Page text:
This is because non-exempt assets get liquidated by the Trustee assigned to your case. In a Chapter 7, your Trustee sells your non-exempt assets and the proceeds go toward repaying your debts.

In many cases, people who file for Chapter 7 bankruptcy do not have assets that the Trustee can liquidate. If you have no assets to liquidate, a Chapter 7 gives you the benefit of a fresh start free from debt.

Chapter 7 bankruptcy laws are designed to help low-income or unemployed individuals get out of debt and reclaim their financial freedom without having to pay back what they owe to unsecured creditors.

How a Chapter 13 Works:

In comparison to a Chapter 7 bankruptcy, a Chapter 13 bankruptcy requires you to repay at least a portion of what you owe to your creditors. You will be required to make monthly payments for a period of 3-5 years.

Your Trustee is responsible for distributing your payments to your creditors until the end of your Chapter 13 case, when the bankruptcy judge signs your discharge order and your case is closed.

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How Do I Take The Chapter 7 Means Test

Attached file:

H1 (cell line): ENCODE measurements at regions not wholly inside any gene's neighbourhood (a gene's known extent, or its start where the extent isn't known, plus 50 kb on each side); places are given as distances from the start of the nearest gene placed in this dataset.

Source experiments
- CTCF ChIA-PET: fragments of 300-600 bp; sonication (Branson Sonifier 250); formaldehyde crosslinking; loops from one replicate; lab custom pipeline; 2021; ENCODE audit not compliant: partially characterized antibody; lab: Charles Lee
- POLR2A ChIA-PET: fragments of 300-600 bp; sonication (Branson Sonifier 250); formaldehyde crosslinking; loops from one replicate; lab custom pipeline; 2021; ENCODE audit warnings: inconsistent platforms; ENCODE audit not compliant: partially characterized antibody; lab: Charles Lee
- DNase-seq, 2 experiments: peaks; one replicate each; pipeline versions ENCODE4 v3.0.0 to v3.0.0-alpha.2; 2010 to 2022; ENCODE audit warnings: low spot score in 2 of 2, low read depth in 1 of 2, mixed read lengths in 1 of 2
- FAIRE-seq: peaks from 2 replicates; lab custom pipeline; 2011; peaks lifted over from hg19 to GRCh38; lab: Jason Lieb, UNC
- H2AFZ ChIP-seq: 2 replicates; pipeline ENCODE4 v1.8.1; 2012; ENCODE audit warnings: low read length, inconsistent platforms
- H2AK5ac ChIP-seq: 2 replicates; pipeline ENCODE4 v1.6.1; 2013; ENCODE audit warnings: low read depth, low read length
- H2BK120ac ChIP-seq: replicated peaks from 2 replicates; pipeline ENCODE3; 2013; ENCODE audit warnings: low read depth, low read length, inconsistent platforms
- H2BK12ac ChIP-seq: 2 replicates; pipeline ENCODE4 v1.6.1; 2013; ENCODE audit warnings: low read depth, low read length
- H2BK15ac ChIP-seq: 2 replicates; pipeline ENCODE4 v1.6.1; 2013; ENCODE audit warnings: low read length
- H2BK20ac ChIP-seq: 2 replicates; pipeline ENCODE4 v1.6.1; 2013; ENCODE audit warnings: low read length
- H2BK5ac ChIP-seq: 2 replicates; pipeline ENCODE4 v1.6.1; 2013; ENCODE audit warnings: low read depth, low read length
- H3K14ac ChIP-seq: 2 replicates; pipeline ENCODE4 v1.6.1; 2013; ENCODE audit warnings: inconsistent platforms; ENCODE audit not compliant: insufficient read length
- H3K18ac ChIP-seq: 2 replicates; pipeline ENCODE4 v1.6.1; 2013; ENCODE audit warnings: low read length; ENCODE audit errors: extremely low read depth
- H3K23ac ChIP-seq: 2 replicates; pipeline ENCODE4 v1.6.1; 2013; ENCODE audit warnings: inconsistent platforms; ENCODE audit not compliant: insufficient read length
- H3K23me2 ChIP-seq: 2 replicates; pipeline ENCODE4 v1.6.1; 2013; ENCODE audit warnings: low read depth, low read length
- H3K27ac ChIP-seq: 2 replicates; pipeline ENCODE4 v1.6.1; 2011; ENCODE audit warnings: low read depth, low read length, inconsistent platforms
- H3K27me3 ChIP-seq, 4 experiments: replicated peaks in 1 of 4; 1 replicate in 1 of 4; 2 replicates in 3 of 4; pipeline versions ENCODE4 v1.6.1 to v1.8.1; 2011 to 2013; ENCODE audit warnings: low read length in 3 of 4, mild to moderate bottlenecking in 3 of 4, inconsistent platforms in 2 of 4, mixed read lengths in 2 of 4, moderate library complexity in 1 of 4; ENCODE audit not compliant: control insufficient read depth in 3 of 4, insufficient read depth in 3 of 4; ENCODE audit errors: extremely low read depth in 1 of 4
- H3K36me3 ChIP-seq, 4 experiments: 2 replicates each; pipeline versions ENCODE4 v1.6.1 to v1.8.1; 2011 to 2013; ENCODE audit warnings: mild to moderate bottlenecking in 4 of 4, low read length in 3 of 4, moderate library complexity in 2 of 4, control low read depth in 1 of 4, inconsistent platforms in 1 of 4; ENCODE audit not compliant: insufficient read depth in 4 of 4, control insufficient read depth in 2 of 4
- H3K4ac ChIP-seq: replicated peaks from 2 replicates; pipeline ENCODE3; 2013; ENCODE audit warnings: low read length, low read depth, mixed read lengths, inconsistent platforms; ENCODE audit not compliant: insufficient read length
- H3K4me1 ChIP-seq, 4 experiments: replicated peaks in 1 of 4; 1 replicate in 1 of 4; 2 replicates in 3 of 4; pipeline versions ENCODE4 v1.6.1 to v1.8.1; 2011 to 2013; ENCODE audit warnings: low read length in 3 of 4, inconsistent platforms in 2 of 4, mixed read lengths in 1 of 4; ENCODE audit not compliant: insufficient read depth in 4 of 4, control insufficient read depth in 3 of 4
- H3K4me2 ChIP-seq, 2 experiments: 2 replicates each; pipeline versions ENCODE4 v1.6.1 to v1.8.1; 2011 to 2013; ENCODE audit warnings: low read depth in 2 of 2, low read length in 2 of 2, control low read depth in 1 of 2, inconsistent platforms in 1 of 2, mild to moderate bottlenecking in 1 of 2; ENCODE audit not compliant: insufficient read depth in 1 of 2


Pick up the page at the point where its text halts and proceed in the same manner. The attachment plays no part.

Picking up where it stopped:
The Chapter 7 Means Test is comprised of the following bankruptcy forms: 1) Chapter 7 Statement of Your Current Monthly Income 2) Statement of Exemption from Presumption of Abuse Under §707 3) Chapter 7 Means Test Calculation. Many people only need to take the first form, but we will walk you through everything to make sure its clear as it took us a long time to figure this out. First, you should know what your income is in bankruptcy terms. You have information about it above, but you may want to take the following calculator first to help.

Filing For Chapter 13 Bankruptcy When Unemployed

Chapter 13 bankruptcy requires a repayment plan that pays back part of your debt. The advantage is you will have more time to pay back debt and keep secured debts, like your home mortgage or car loan. However, it can be difficult to prove you have the money to make these monthly payments if you do not have a job.